LGBTQ Magazine

On Being a Traitor

By Cnlester @cnlester

So, inevitably, the essay I wrote on genderqueer feminism and being accused of being a traitor for being open about being trans…has led to more accusations of being a traitor for being open about being trans. Not particularly kind ones, I have to admit. And they do hit a nerve.

Because, the thing is – I have worried – I have worried a great deal that I am, indeed, a traitor and a sell-out and a coward who can’t ‘admit’ that they’re a woman. I know many trans men, trans masculine people, FAAB genderqueer people who have the same worry. It was a party line we were told, both by mainstream ‘straight’ society and by a great number of feminists, of cis queer people. That trans people have so bought into myths about what men and women are that they would rather ‘mutilate’ themselves than face up to being a rebellious woman, or man. And that trans masculine people, that FAAB people who aren’t women – we’re all secret or not-so-secret misogynists. We’d rather turn our backs on the concept of womanhood than admit that women are diverse, strong, oppressed by patriarchal systems but still fighting back, and worth fighting for.

I wrapped myself in knots about it, as a teenager, trying to find some hidden vestige of misogyny in me that could explain why I felt myself to be trans, why I couldn’t be a woman. I loved and respected and admired and looked up to so many different women – women I aspired to be like, women I wanted to emulate – but couldn’t fit myself into that category, that word. No matter how much I valued bodies of all kinds, I knew that I needed to alter my body to make it a home I could live in.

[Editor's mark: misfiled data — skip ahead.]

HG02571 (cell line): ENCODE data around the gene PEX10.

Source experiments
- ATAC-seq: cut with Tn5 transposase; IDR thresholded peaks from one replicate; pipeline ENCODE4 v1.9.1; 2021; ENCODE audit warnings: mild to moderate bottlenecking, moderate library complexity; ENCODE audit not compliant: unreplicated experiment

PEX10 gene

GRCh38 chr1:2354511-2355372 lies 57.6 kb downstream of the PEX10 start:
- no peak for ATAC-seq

The thing that helped me out of that place was the same thing that saved me with my OCD – that endless interrogation of the self in the belief that I was evil, terrible, deserving of nothing. It was the realisation that, ultimately, even if there was this part of me that was hateful, that was bad, that was misinformed and prejudiced and wrong – that it didn’t matter. Because I didn’t have to act as though it mattered.

If that part of me does exist – if a misogynistic, self-hating place is there, but hidden – it doesn’t stop me from leading a feminist life. It doesn’t undo my actions. That unknown, unbidden place couldn’t take back the money I’ve raised for women’s charities, or erase the protests, campaigns, events I’ve organised and worked for to promote women’s liberation. It can’t burn the performance scores I’ve made of forgotten women’s music, or unwrite the lectures I’ve given on the genius and importance of women artists. It can’t get rid of the support, respect and encouragement I’ve given to female friends, colleagues, students, loved ones.

I don’t say this because I want a cookie – I’m not a special case. I’m not saying it to justify myself to people who don’t want to listen. But I am saying it because I think this notion of ‘purity’ we have politics, in liberation movements, in our personal relationships, is bullshit. That you have to be one thing or another – with us or against us – perfectly aligned to a notion of what’s right or working against the cause.

Do I think I’m secretly a misogynist and a traitorous woman because I’m gendequeer and trans masculine? No, not at all. But, to be totally honest – I struggle to see what difference it would make. If not only the overriding goal, but the overriding work in support of that goal is to respect and support the equality of all people – then don’t those actions mean far, far more than a unvoiced thought that is never acted upon?

If I’m living a life that helps others in tangible, concrete ways then what is it to you which pronouns I use, which body I inhabit?

Filed under: trans

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